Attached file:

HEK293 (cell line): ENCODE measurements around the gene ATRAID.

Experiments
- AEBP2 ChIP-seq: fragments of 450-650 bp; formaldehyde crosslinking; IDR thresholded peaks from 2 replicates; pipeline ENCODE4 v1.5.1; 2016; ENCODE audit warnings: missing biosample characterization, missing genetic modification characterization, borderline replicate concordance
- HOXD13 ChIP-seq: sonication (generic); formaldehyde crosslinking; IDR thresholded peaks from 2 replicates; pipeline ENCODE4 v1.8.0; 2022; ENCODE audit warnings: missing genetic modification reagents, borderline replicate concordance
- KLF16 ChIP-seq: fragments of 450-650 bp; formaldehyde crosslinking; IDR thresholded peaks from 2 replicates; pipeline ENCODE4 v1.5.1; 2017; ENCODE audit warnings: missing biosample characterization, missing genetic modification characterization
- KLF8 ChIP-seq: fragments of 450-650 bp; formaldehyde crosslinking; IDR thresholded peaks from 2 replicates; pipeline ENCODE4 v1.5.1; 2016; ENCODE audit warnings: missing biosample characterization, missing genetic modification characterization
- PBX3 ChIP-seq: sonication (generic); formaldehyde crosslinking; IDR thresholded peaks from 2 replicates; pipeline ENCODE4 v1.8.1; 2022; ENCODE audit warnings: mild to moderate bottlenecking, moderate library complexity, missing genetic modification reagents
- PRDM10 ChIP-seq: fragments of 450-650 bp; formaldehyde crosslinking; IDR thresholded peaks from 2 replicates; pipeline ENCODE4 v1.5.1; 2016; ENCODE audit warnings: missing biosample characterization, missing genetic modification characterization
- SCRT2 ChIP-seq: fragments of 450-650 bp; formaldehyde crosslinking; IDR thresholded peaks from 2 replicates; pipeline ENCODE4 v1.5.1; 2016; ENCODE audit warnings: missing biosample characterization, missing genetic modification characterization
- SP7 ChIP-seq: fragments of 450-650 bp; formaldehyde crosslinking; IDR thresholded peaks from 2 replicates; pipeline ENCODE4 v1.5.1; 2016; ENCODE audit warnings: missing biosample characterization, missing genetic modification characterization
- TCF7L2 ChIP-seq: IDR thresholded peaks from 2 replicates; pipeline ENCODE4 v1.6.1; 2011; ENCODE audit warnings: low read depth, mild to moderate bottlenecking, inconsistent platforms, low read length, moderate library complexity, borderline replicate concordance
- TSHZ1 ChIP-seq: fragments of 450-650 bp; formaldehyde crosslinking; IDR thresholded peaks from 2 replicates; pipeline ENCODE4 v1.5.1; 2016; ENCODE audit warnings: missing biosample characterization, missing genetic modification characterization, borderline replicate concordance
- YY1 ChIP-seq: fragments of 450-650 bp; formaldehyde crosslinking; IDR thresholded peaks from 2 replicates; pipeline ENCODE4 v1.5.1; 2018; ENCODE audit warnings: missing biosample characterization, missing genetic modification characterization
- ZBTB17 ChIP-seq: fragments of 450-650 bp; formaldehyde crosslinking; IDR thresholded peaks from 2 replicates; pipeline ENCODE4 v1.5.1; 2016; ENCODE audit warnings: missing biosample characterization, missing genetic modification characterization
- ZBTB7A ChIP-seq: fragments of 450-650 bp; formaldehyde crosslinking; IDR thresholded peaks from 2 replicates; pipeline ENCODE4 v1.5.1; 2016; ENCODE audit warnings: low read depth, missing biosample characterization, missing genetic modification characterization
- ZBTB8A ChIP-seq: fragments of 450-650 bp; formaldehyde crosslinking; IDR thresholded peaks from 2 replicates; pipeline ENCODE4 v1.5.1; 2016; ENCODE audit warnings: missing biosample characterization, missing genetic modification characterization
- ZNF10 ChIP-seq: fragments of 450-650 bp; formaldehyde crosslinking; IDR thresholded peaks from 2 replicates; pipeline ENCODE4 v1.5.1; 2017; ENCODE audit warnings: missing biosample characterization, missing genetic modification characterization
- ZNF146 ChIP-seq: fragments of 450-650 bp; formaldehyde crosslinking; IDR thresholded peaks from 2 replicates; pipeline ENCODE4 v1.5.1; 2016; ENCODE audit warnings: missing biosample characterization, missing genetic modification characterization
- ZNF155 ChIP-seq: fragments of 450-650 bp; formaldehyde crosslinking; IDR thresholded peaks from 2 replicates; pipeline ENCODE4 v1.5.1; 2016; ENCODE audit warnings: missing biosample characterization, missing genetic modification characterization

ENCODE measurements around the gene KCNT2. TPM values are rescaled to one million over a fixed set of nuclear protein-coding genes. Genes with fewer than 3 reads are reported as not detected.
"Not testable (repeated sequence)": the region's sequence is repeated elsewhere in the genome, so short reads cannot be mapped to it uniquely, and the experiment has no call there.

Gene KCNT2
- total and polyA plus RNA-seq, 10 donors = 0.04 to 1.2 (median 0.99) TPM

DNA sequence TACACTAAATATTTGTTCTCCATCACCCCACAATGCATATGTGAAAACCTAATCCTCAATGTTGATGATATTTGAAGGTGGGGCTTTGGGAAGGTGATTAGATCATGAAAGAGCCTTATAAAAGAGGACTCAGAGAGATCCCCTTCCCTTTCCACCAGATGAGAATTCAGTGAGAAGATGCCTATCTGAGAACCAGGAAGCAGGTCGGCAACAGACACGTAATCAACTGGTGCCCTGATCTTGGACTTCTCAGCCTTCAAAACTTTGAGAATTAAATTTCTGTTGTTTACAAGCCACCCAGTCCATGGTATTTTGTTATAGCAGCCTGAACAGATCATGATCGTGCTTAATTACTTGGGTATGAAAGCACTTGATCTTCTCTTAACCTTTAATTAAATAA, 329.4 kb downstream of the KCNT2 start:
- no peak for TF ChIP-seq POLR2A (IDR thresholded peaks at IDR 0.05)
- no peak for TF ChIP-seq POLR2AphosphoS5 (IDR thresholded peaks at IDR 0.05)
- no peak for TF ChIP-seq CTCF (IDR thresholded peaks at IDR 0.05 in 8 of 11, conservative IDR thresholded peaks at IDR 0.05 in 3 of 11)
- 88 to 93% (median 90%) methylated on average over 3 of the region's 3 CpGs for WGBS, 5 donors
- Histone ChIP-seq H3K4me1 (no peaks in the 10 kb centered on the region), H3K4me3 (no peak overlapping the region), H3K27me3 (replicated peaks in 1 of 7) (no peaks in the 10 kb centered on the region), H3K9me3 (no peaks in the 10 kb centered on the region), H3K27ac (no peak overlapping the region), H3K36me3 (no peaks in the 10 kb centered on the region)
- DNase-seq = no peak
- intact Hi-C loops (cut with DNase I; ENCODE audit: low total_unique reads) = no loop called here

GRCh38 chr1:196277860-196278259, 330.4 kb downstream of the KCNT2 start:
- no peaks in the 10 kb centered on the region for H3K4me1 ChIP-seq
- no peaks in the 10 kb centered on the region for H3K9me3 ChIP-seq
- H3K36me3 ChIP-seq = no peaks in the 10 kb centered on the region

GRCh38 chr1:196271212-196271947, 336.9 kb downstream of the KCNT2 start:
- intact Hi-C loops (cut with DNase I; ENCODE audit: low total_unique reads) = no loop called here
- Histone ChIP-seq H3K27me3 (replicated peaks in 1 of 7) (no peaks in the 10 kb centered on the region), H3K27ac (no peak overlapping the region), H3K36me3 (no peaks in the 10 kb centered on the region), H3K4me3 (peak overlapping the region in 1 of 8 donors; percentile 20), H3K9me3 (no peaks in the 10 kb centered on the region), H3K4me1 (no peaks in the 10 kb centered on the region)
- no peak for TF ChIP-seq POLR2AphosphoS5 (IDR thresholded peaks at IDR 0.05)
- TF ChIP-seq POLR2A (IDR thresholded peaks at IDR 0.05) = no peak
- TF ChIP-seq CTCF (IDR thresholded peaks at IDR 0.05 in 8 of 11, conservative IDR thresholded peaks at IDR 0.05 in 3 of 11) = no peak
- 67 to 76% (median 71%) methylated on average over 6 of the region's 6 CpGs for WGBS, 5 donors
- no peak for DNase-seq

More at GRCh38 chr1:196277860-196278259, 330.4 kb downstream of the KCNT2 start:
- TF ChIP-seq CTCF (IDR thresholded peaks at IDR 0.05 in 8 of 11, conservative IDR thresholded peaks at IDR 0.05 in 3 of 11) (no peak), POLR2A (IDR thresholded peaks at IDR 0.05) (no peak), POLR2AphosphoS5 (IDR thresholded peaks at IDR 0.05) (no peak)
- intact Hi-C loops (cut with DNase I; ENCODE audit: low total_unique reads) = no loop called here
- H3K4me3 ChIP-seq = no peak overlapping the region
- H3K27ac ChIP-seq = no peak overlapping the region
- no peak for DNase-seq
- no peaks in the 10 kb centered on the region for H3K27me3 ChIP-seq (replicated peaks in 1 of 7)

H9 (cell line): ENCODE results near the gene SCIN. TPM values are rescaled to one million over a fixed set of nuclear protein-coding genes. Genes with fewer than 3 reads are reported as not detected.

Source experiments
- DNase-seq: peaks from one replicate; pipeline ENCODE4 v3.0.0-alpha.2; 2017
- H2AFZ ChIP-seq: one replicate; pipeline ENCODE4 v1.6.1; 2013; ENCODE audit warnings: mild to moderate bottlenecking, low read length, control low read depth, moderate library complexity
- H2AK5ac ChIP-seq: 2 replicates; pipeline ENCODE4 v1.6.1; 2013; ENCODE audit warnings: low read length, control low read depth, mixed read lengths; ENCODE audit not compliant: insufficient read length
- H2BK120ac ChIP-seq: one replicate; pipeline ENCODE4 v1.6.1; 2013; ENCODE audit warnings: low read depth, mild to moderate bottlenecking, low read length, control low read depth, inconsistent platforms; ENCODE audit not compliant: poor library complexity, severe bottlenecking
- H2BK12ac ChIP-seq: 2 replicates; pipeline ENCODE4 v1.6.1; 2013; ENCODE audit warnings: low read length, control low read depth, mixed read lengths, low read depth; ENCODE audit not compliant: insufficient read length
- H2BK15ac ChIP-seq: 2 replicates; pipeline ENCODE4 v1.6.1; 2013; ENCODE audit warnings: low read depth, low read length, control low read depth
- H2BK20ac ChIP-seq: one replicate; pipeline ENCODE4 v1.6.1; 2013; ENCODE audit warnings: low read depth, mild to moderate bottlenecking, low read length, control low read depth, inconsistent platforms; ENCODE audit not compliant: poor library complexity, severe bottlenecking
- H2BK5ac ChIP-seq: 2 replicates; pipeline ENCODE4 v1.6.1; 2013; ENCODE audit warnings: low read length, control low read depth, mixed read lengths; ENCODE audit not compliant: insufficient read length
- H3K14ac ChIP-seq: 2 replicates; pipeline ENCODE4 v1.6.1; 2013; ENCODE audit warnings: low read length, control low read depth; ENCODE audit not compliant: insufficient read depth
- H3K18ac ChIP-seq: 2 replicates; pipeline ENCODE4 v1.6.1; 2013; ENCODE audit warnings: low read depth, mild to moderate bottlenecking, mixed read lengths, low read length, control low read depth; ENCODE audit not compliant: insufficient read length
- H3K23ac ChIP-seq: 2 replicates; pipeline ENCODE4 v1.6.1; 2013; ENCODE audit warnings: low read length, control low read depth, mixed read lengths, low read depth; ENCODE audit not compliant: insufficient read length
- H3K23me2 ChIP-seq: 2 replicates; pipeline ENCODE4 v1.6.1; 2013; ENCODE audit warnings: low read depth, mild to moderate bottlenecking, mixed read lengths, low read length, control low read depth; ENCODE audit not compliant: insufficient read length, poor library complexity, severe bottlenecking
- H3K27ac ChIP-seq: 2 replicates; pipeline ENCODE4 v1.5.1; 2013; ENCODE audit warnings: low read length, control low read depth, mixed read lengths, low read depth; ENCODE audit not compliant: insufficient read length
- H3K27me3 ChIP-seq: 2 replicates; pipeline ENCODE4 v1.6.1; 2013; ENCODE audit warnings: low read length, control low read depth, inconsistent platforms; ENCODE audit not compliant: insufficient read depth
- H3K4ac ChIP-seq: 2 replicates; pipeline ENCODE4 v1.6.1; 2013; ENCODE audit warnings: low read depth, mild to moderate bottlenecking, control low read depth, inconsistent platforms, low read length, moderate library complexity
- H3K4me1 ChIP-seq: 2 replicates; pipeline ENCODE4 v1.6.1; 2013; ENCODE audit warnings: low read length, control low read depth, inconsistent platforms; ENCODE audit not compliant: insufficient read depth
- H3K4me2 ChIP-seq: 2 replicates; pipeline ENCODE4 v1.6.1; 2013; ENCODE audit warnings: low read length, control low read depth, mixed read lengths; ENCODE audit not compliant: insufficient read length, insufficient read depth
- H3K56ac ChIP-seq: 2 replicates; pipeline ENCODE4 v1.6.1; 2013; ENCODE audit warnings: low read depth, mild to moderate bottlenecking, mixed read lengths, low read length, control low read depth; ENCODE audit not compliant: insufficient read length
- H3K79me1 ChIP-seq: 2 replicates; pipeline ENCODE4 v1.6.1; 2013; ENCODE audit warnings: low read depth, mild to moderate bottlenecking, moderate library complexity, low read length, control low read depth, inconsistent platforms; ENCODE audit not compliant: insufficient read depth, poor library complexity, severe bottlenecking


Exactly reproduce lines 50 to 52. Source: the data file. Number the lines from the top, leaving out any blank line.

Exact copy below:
- no peaks in the 10 kb centered on the region for H3K27me3 ChIP-seq (replicated peaks in 1 of 7)

H9 (cell line): ENCODE results near the gene SCIN. TPM values are rescaled to one million over a fixed set of nuclear protein-coding genes. Genes with fewer than 3 reads are reported as not detected.

Source experiments